This milestone would not have been possible without the support of the Girls First Fund (GFF). In 2018, GFF chose the DR as one of its six inaugural countries for its first grants supporting Community Based Organizations (CBOs) making inroads against child marriage.
Twelve million girls are married before the age of 18 across the globe each year. Driven by gender inequality and prevailing social norms, child marriage puts girls’ personal development and wellbeing at risk and perpetuates the cycle of poverty. GFF wanted to respond to this problem by directly supporting CBOs in multiple regions around the world including Latin America and the Caribbean, a region where child marriage is largely characterized by informal early unions, and thus, has historically been deprioritized by the philanthropic community. The Fund had its work cut out for it with the DR (where I am from) not only because of its high rate of child marriage, but because the practice was so normalized and woven into the culture that it was not even considered a problem. Grantees began the work of raising awareness and problematizing the issue, engaging community members in ways that made them think critically about why they thought a 15-year-old girl cohabitating with a 30-year-old man was normal.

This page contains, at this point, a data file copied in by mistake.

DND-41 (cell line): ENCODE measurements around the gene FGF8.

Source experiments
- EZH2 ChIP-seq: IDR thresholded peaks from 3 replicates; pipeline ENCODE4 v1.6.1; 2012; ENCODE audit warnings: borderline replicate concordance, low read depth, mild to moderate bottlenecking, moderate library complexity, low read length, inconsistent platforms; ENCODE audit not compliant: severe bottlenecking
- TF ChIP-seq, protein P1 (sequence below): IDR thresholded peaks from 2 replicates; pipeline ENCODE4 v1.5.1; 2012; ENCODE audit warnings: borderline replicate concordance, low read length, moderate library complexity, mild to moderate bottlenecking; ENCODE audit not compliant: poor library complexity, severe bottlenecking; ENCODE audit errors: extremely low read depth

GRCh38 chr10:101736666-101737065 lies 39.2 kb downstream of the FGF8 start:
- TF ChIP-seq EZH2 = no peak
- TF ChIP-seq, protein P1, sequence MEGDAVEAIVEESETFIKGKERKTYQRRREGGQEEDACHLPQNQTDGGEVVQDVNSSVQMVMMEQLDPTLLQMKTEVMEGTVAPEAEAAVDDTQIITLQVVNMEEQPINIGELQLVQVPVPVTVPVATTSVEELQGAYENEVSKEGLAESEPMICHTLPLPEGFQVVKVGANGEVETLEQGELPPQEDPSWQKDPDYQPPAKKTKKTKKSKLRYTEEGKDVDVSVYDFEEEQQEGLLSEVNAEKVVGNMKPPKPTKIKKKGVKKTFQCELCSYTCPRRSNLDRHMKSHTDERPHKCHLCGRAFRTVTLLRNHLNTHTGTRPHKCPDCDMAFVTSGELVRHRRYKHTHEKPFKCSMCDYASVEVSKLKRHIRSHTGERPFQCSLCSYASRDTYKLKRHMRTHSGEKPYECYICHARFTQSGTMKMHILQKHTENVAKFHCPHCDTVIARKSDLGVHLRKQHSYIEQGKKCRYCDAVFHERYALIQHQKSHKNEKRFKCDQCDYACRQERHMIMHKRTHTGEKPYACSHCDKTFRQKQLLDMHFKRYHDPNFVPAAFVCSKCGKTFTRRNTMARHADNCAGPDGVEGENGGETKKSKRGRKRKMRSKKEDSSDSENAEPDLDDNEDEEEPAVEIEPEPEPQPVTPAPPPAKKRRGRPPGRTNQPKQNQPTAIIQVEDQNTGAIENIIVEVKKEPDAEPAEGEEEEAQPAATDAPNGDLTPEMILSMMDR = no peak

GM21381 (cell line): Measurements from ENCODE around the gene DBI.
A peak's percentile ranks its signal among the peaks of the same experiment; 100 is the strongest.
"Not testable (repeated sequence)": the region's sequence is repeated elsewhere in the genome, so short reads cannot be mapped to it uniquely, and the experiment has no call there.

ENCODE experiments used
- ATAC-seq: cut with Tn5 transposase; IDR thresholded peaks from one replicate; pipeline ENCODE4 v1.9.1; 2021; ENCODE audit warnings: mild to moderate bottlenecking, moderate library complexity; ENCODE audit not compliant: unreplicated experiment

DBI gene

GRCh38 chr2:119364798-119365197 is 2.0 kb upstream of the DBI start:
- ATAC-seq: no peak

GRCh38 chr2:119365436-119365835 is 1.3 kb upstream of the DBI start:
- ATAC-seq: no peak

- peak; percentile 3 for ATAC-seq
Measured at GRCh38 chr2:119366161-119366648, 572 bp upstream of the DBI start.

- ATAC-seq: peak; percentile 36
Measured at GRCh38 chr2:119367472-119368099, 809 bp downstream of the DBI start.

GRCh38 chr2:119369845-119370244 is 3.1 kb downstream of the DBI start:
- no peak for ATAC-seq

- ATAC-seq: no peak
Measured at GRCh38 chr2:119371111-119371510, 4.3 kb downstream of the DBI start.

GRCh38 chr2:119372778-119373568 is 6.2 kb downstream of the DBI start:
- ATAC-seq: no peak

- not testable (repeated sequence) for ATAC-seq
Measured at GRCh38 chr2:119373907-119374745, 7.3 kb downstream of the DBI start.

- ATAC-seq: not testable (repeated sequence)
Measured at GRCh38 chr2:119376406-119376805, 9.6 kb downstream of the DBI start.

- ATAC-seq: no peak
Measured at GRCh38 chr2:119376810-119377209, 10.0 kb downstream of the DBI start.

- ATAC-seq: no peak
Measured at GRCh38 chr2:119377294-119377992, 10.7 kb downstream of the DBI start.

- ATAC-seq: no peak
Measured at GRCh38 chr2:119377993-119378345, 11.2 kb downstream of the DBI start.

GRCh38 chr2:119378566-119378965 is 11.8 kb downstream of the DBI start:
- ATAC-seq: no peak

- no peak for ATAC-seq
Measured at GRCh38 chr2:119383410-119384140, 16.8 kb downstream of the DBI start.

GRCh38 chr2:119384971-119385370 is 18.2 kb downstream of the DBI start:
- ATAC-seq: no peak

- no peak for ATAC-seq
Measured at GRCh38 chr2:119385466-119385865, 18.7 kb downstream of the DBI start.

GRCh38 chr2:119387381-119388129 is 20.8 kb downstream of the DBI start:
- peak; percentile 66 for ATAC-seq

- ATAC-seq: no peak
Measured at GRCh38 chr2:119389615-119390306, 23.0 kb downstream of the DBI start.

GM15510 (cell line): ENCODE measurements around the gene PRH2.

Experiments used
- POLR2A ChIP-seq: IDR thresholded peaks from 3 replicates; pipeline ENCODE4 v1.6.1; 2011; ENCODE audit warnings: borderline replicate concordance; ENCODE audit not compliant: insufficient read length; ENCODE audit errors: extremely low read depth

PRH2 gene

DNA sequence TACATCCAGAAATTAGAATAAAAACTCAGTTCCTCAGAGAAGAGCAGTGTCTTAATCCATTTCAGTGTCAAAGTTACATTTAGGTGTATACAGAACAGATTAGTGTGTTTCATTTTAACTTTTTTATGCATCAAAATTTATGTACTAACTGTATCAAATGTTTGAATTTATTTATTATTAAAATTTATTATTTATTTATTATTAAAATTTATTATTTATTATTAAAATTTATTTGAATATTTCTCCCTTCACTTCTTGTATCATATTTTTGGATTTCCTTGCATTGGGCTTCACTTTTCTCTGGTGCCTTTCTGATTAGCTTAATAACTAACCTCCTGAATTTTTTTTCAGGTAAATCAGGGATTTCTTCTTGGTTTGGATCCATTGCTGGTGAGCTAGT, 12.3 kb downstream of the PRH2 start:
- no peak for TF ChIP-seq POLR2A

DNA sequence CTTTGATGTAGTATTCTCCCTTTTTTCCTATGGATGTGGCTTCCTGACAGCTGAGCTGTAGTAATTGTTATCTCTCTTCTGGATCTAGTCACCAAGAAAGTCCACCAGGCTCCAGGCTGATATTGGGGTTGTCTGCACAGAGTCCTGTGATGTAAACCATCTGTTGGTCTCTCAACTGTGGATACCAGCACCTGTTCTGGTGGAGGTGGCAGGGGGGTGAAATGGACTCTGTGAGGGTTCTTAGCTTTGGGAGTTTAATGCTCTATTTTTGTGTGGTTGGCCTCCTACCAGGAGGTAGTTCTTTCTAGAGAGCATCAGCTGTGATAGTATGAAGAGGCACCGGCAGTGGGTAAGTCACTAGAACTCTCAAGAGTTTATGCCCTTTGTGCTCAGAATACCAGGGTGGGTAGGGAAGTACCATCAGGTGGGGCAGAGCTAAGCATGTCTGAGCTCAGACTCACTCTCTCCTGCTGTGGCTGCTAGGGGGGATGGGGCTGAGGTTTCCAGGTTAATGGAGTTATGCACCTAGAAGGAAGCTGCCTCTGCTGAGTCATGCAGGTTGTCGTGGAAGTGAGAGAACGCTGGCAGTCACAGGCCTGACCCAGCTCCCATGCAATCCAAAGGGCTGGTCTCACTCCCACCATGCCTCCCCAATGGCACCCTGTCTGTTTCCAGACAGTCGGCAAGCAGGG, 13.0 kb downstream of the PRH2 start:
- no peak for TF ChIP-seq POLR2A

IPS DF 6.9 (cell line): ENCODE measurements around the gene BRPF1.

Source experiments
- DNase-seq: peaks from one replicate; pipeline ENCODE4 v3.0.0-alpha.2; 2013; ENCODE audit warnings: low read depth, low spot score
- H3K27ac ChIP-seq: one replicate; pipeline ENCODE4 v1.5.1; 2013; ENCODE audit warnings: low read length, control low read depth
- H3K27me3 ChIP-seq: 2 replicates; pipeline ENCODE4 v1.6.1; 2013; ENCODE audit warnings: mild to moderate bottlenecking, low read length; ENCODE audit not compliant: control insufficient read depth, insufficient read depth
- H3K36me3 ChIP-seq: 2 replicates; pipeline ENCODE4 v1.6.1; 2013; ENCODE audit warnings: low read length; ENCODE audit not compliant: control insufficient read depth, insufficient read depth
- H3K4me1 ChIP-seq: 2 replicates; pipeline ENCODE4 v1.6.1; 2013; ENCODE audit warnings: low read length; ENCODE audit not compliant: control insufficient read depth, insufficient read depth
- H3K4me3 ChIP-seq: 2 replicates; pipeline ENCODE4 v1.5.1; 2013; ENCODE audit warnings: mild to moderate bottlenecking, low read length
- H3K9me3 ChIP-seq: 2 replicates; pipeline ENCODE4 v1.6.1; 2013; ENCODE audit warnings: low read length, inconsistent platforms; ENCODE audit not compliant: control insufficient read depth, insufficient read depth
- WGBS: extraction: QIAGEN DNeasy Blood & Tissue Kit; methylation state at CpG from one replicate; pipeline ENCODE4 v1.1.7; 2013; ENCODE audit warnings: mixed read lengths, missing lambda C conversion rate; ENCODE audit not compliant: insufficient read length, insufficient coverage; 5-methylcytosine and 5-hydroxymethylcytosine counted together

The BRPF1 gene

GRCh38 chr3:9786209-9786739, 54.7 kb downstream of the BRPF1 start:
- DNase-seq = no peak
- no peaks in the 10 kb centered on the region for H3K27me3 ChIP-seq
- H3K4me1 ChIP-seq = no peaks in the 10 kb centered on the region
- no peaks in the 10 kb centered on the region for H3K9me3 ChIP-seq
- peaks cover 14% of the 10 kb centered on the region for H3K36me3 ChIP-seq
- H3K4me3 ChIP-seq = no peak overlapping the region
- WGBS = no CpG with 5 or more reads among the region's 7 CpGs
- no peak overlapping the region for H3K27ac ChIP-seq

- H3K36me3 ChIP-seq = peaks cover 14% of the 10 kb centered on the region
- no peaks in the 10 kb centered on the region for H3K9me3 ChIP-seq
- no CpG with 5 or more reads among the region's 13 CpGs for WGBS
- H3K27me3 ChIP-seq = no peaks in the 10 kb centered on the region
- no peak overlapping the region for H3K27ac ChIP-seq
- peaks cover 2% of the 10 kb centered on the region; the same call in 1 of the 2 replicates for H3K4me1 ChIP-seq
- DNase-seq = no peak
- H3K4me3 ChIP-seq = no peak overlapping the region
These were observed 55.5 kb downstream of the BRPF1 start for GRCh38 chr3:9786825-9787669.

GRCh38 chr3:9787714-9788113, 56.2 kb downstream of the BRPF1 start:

Since the work of the Fund began, over one million dollars have been granted to CBOs all over the country. These organizations are reaching the hardest to reach girls, girls living in batey communities (settlement communities of sugarcane workers from Haiti) that are not documented, lack basic needs like electricity and water, and cannot go to school; and deaf girls, who experience intersecting oppressions, are highly susceptible to sexual violence and child marriage, and are ostracized in Dominican society. With support from a GFF Program Advisor, Dayhana Hernandez, CBOs were also able to create a small committee where they liaised with governmental institutions and UNICEF and used their experience to influence decision makers. Lucia Osirus, Executive Director of MONDHA, said “we were already working on this issue but when the GFF came it helped us get to the root of the problem and because we finally had money, we did collective advocacy, and people finally started taking child marriage seriously.”
GFF grantees are a big part of the reason why child marriage is now at the forefront of Dominican politics. The significant funding support GFF provided grantees added weight to their voices and provided them greater visibility, helping to shift power towards women and girl CBO leaders from vulnerable communities. While the Fund’s work is far from done, and we know that a law will not end the many early unions or informal marriages that occur, this is a monumental step and sets an important precedent for the future.
The Girls First Fund is a program of Capital for Good and supported with services from Geneva Global.